The filibuster was originally designed as a tool to block civil rights, racial justice, and workers’ rights. The Senate’s website claims that “filibusters proved especially useful for southern senators who sought to block these bills including anti-lynching legislation.”

The filibuster has been a fixture of American politics for centuries, used to block bills that advance civil rights and racial justice. The Senate’s website even credits the Southern senators who opposed anti-lynching legislation using this tool in much more recent years–especially during Reconstruction when Congress was trying to ensure equal protection under the law across all Americans regardless of their race or gender identity. 

3. Changing Demographics

There are more than 50 states in the United States, but it’s possible for there to be representation from only 30% of them. The population pattern this time around is drastically different when you look at how many people will have two senators instead of 2040-a feasibility that has been debated by academics and thinkers alike over recent years. 

2/3rds or three-fourths (65%)of Americans may not even get a say with these numbers playing out as they currently stand now. Because we could end up being represented solely by just 10 – 13 million citizens from smaller states who would otherwise have much less power over shaping laws passed under their state. 

In the future, it’s estimated that two-thirds of America will be represented by just 30% of our Senate. That means there are some pretty big changes coming for how laws get made and who has power in this country!

4. Slows Down The Legislative Process

The days when the senate was a bustling hub of activity are long gone. Senators used to debate and vote on bills at speeds that would make your head spin, but in 2020 there were only 278 passing votes for legislation all year long — That’s half as many passed than in 1971 (555) or 1955(979). The filibuster may be one reason why so few laws get made these days; without extended debate time in committee stages, it can take months just to wind through these processes once they start moving!

A new study has found that the United States Senate is among, if not the least productive legislature in history. The chamber only passed 178 bills last year out of 300 possible or just over 50%. This figure marks an all-time low since 1955 when there were 2,000+ more pieces of legislation being considered by Congress than today’s number (278). It could be because filibuster slows down progress so much which contributes greatly towards why fewer things are getting done these days.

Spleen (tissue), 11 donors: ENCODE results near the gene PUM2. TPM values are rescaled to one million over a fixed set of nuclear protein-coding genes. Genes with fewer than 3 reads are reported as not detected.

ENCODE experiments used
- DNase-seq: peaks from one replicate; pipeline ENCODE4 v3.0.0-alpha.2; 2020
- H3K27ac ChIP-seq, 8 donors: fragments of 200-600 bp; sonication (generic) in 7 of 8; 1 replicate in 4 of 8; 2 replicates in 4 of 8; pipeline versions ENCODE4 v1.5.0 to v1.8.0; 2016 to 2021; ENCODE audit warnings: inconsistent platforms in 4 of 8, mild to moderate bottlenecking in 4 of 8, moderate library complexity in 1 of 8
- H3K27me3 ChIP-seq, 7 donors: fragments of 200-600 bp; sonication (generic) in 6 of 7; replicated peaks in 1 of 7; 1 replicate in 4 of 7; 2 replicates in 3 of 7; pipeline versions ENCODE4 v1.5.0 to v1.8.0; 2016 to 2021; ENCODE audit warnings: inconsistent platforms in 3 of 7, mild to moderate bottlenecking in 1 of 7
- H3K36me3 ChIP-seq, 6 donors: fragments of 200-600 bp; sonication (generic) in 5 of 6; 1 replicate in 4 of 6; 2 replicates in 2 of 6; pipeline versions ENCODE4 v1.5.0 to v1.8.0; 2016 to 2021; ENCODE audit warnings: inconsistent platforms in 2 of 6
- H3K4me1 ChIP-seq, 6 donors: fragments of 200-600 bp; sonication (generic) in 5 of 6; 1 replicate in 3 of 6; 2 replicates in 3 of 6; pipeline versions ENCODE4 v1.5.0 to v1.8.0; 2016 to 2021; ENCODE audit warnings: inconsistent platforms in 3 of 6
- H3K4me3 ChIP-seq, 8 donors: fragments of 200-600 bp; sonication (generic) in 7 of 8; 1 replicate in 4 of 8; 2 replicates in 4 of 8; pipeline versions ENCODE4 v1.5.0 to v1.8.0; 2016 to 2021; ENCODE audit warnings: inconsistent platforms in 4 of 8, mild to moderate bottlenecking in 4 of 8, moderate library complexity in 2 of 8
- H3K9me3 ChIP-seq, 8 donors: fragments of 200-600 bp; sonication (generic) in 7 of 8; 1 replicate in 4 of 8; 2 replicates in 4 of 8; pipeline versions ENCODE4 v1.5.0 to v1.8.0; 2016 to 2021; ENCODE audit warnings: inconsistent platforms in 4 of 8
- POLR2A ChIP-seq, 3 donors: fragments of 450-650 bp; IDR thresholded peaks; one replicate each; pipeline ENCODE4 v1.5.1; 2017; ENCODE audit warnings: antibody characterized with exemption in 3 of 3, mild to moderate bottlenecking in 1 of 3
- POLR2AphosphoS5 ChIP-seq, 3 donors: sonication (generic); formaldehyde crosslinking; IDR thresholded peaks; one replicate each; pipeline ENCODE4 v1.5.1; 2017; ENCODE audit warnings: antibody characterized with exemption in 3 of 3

Everything You Need To Know About The Filibuster

In the Senate, the filibuster is used when one or more members wish to debate a proposed piece of legislation. If any member speaks for long enough then no vote can take place until every senator has had their say – this means that a filibuster stops a vote from taking place. To end the filibuster, Senate rules state that at least 60 senators must vote to move forward with the vote on the bill in question.

When a filibuster occurs, it prevents a vote on the proposed legislation and any amendment to this legislation. Filibusters are used to prolong debate over bills, amendments, or other issues. a filibuster can be conducted by one or more Senators, at any time that is called filibuster on motion, and it requires the agreement of all the members present. If a filibuster occurs, there are two possibilities for ending it:

– The filibuster is ended through cloture which means cutting off debate with a vote of at least three-fifths of the full membership of the Senate.

– filibuster is ended through exhaustion, which means that after a filibuster has continued for a long time without success in convincing others to end the filibuster, its members become tired and drop it.


The filibuster allows politicians time to convince their colleagues out of voting for or against passing legislation if they don’t agree with it; this can give them time to convince the public of their cause. This is why the filibuster is used by politicians who represent a minority opinion, it allows them to be represented in parliament.

Another pro is that this procedure often forces the party in power to compromise on legislation they might not have otherwise agreed to; due to filibusters being extremely unpopular with voters.